Intriguing and Fully Engaging Crime Thriller
Intriguing and Fully Engaging Crime Thriller
Midhun Manuel Thomas has delivered an intriguing and fully engaging crime thriller providing a captivating experience to the audience. With the help of good writing and a smart execution that this screenplay demanded, Anchaam Pathiraa has lived up to its billing and in my opinion has earned its place to be placed among some finely crafted crime thrillers that have originated from Mollywood.
After establishing himself through comedy films and breezy entertainers, its going to be a change of guard for director Midhun Manuel Thomas as he forays into a new territory through his sixth film as a director. Anchaam Pathiraa, a crime thriller is well presented doing justice to the smartly written screenplay that keeps the mystery element in the story till the closing stages.
A series of murder that too involving people from the police force rocks Kochi. Police after each murder gets no clue whatsoever about the killer or his intentions or motive behind the killing leading only to dead ends. A psychologist Anwar Hussain played by Kunchacko Boban also is brought as a consultant criminologist to assist in the investigation. Anchaam Pathiraa is all about the hide-and-seek game between the investigation team and the serial killers and how the case is finally cracked.
A basic requirement for any mystery thriller is for the makers to ensure that the critical suspense element doesn’t get revealed in the plot way too soon. On that task, the film is successful in retaining the key aspects in the plot until the proper time comes up. The disclosure was well timed that ensured one thing which is to keep the audience guessing and keep them on the edge of their seat for the most part. I would say the effectiveness in screenplay reflected at many areas and made sure no loopholes remained at any moment.
The backstory that’s part of the story and shown during the culminating phase was convincing enough and made it look a proper and strong one to support the motives behind everything being unfolded. Actually the marks should go to the screenplay written by the director himself in covering various aspects that could go wrong and at the same time retaining the suspense part. The audience at the halfway mark can think about various probabilities and angles to the murders but at no stage the film gives any hindsight about the real motive and who the murderers are except when it was time to show everything. The opening sequence itself where Psychologist Anwar visiting a jail to talk with Ripper Ravi and the way in which he describes about his ecstasy in crime and watching people dying sets up a good tempo for the film. A dark mood is maintained right through especially in the first half that continue the same way and an emotionally convincing latter half is what we witness overall in the film.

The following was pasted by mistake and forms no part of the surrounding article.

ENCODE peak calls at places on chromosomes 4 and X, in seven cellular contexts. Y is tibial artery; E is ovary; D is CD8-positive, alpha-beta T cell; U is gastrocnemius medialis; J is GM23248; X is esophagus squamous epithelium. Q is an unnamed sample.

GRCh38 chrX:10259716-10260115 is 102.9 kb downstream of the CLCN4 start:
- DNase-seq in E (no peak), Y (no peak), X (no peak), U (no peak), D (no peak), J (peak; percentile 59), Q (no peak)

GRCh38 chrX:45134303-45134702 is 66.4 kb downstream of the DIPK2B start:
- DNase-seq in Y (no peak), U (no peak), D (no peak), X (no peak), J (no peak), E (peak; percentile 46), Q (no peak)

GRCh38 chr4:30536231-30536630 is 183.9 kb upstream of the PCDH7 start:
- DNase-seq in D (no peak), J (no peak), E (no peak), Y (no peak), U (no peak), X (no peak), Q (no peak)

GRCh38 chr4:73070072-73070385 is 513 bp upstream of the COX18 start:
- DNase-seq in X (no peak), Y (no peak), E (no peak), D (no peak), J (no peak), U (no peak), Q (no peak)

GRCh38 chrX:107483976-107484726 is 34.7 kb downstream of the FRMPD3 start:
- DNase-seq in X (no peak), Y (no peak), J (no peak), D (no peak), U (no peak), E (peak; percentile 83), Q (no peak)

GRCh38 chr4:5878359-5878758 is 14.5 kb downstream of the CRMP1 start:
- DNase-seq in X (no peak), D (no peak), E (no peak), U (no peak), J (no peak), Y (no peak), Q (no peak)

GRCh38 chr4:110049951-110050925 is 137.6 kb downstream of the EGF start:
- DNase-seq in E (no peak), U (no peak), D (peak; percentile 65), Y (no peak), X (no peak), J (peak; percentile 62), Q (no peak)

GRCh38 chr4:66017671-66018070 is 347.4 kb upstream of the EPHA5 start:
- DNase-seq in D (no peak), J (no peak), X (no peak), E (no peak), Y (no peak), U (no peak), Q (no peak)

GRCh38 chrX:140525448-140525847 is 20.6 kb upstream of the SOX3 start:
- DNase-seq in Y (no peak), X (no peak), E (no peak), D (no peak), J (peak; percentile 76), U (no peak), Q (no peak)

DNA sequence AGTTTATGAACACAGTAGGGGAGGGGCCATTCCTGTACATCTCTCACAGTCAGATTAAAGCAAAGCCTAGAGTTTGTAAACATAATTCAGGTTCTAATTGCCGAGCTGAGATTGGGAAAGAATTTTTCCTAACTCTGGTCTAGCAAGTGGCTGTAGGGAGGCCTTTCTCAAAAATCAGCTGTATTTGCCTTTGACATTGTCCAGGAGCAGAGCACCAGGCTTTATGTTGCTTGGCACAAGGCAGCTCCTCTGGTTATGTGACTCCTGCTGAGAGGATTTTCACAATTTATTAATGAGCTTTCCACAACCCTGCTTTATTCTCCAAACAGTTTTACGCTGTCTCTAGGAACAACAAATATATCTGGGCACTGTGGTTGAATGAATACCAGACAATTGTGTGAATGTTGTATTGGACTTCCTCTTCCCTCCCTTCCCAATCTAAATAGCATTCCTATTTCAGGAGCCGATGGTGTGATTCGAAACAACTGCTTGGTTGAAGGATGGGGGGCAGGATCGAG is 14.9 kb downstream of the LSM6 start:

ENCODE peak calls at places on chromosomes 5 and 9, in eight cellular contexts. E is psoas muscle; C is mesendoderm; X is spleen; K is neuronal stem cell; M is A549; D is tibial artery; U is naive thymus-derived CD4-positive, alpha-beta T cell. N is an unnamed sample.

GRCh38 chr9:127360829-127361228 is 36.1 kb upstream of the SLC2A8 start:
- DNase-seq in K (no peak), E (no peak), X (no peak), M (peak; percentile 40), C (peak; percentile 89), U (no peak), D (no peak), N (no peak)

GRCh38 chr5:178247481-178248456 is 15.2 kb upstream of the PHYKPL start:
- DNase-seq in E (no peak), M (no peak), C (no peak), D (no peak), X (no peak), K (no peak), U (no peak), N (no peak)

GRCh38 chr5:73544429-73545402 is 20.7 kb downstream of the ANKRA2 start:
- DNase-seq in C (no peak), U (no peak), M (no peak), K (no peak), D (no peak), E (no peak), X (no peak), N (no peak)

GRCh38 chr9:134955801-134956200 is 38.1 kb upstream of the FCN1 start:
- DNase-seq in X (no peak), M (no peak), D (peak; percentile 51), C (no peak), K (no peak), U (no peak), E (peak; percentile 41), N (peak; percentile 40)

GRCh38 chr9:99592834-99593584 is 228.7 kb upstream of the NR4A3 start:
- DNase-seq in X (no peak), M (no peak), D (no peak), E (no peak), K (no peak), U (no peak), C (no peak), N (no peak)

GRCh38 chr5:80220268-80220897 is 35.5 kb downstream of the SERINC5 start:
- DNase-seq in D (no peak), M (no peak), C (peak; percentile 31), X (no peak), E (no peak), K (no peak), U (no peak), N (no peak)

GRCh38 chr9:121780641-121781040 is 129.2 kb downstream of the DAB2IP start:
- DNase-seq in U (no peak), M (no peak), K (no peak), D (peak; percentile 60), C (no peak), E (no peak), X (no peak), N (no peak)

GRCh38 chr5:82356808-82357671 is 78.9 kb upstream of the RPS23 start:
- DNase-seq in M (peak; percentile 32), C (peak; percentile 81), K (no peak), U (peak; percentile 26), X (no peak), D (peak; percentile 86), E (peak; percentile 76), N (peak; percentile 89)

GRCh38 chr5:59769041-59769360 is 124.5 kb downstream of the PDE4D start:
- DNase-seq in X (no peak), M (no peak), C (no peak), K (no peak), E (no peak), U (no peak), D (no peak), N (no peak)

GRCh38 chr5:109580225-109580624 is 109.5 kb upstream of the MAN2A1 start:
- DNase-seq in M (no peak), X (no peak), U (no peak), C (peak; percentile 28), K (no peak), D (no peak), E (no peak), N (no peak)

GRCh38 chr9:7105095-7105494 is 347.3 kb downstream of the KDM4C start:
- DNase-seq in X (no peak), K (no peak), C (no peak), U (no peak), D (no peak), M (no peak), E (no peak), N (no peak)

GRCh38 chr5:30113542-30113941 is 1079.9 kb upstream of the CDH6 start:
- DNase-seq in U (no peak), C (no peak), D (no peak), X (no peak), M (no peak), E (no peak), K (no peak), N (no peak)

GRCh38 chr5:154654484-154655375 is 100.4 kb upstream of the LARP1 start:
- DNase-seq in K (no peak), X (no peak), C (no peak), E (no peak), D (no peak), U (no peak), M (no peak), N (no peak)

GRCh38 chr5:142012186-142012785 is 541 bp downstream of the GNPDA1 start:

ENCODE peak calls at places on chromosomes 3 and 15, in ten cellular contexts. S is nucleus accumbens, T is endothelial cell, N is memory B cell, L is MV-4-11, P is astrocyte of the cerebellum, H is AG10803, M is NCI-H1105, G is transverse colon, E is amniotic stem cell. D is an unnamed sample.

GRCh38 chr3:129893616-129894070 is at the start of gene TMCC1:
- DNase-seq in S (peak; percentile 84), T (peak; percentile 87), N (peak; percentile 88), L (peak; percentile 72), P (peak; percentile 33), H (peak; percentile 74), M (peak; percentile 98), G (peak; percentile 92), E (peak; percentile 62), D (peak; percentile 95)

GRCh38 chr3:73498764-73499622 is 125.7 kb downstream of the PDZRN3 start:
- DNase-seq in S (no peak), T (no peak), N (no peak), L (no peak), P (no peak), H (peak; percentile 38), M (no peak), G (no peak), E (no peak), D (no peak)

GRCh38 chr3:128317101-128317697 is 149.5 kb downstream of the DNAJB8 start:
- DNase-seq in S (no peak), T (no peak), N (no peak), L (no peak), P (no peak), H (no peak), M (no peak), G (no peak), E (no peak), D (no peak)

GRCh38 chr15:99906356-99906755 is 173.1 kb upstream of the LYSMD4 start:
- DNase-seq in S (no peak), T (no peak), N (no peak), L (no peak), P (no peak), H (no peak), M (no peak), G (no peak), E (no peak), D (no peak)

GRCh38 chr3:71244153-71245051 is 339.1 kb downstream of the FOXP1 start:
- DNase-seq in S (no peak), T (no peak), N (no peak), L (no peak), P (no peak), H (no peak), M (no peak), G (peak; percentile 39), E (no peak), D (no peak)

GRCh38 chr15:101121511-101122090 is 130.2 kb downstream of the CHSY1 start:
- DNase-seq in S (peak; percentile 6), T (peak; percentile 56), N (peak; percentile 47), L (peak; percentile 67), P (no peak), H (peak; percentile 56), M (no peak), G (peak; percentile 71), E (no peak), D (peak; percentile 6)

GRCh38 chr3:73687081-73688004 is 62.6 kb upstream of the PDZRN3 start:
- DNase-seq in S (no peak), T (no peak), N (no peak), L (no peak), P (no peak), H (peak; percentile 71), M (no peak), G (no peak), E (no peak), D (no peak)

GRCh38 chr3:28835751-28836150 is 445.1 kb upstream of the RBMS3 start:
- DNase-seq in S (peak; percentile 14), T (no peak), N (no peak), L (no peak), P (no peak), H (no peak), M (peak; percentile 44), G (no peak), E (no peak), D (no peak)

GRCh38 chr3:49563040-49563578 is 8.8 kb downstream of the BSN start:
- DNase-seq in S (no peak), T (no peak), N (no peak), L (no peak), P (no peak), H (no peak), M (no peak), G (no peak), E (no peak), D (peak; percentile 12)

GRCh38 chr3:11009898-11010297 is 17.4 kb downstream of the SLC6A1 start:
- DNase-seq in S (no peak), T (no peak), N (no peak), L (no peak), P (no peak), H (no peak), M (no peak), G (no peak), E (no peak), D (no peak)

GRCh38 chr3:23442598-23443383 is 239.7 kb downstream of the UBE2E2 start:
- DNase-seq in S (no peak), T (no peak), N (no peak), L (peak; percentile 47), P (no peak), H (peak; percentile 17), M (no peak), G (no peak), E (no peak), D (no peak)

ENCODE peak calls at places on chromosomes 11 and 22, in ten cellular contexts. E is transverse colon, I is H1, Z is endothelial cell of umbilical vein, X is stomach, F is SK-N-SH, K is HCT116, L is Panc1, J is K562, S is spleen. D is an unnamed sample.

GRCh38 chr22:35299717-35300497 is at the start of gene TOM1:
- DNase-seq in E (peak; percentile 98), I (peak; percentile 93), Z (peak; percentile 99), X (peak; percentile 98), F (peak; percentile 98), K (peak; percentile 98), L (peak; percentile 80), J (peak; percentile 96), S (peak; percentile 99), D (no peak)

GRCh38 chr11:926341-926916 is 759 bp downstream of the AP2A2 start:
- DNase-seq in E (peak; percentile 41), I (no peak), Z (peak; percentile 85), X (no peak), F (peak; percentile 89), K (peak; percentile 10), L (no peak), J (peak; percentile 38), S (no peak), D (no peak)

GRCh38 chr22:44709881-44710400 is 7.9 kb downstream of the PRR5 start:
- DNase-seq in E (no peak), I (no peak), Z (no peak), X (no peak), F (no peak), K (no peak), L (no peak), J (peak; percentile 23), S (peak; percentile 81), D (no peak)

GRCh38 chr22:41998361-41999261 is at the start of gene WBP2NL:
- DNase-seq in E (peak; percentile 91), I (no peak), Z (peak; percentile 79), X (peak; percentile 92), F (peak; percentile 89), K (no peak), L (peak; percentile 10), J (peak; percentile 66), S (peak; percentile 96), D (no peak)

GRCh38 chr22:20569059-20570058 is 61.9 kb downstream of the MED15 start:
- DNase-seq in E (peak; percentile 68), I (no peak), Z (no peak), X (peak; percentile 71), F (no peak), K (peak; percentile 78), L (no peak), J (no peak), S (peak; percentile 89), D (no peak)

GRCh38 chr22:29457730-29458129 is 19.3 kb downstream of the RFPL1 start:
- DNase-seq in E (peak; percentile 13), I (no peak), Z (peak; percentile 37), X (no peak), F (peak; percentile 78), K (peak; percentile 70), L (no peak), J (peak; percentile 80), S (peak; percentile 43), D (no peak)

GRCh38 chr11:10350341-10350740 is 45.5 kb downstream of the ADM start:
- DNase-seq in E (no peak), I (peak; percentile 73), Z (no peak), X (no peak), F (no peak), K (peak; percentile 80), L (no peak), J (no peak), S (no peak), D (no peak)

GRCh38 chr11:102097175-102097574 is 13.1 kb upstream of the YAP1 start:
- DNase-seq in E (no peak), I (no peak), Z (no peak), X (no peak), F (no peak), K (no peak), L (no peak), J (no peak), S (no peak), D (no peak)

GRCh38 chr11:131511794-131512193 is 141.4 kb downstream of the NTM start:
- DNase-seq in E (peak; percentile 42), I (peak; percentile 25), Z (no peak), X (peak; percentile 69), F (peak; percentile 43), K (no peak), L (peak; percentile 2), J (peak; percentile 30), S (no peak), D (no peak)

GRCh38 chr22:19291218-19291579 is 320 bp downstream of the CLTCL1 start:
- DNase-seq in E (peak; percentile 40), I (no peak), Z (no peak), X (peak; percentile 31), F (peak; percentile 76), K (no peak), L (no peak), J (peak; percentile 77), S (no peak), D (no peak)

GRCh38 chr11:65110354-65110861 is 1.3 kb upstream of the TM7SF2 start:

The pacing of the whole narrative, the investigation happening, how the film ended at the halfway mark and how it progressed from there were all leading to one conclusion. And that is the director’s firm grip and control over the whole proceedings. Treatment of the whole plot was done in a manner so that engagement factor doesn’t gets beaten or affected at any place. We are at a stage where we are exposed to high quality murder thrillers from various languages. I have been a very limited watcher of foreign films but for those who have got the chance to see a huge number of international films of this genre might be able to correctly cook up some of the important threads in the story. But for me it was an engaging and interesting watch from the starting line till the end credits started rolling down.
Anchaam Paathiraa is not a performance oriented film and is a screenplay driven one depending on the execution. Everyone who was selected to perform a role have done their part doing justice to their respective characters. Be it Kunchacko Boban as Anwar Hussain or Jinu Joseph as the ACP or Unnimaaya Prasad as the head of the investigating team or Sreenath Bhasi as the hacking specialist assisting the police force.
Shyju Khalid’s impressive camera work and his shots gave the film a totally different tone on the visual side. Thrillers without proper background score is like a man in the snowfall without a jacket. Sushin Shyam’s BGM was strong enough that aided various scenes to get the right mood they demanded. I was also impressed with the overall sound design of the film. Saiju Sreedharan’s editing was tight enough to keep the narrative crispy and ensuring that this department lived up to what the other technical side had done.
Reviewed by Chandra Mohan gopinath